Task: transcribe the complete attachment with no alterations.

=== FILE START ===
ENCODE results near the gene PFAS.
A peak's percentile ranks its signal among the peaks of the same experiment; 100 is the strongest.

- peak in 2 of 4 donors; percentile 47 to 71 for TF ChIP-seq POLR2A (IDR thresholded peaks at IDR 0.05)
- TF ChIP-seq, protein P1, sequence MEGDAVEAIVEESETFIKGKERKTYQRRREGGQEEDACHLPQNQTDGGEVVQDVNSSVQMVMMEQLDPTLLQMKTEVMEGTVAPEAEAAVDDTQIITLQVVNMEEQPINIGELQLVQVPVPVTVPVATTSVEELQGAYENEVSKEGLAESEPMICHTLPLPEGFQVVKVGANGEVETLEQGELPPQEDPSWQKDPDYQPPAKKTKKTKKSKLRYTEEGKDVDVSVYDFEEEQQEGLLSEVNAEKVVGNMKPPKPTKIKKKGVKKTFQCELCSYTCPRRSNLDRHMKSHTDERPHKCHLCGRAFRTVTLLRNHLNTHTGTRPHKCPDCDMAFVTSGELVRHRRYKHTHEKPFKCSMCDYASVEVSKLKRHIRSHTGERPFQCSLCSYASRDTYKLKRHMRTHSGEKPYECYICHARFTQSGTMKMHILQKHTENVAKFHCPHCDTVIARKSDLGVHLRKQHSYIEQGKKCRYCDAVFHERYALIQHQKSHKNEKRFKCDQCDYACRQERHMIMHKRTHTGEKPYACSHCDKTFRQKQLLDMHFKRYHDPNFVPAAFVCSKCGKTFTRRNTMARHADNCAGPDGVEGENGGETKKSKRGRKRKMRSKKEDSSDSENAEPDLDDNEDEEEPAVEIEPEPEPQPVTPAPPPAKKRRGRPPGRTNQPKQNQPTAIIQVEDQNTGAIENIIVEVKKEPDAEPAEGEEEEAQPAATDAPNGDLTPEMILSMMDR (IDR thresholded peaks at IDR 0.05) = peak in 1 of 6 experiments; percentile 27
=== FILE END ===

ENCODE results near the gene PFAS.
A peak's percentile ranks its signal among the peaks of the same experiment; 100 is the strongest.

- peak in 2 of 4 donors; percentile 47 to 71 for TF ChIP-seq POLR2A (IDR thresholded peaks at IDR 0.05)
- TF ChIP-seq, protein P1, sequence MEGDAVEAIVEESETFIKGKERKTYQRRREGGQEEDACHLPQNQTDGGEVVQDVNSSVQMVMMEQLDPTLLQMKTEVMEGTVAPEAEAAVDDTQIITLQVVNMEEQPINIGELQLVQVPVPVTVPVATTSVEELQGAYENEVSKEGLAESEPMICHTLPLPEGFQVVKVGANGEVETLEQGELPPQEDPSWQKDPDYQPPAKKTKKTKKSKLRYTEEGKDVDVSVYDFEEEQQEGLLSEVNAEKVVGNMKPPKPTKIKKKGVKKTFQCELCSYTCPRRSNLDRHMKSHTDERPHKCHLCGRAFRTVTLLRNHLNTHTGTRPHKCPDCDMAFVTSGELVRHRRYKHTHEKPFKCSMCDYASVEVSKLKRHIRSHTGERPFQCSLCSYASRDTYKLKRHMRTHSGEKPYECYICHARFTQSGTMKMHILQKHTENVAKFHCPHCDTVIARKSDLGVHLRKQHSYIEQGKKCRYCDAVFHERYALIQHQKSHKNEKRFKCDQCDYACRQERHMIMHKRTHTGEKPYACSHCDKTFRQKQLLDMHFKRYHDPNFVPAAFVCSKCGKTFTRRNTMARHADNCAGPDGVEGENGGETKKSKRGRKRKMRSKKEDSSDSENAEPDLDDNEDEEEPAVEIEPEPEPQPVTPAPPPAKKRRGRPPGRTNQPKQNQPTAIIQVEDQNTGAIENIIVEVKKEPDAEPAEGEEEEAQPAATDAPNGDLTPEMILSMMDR (IDR thresholded peaks at IDR 0.05) = peak in 1 of 6 experiments; percentile 27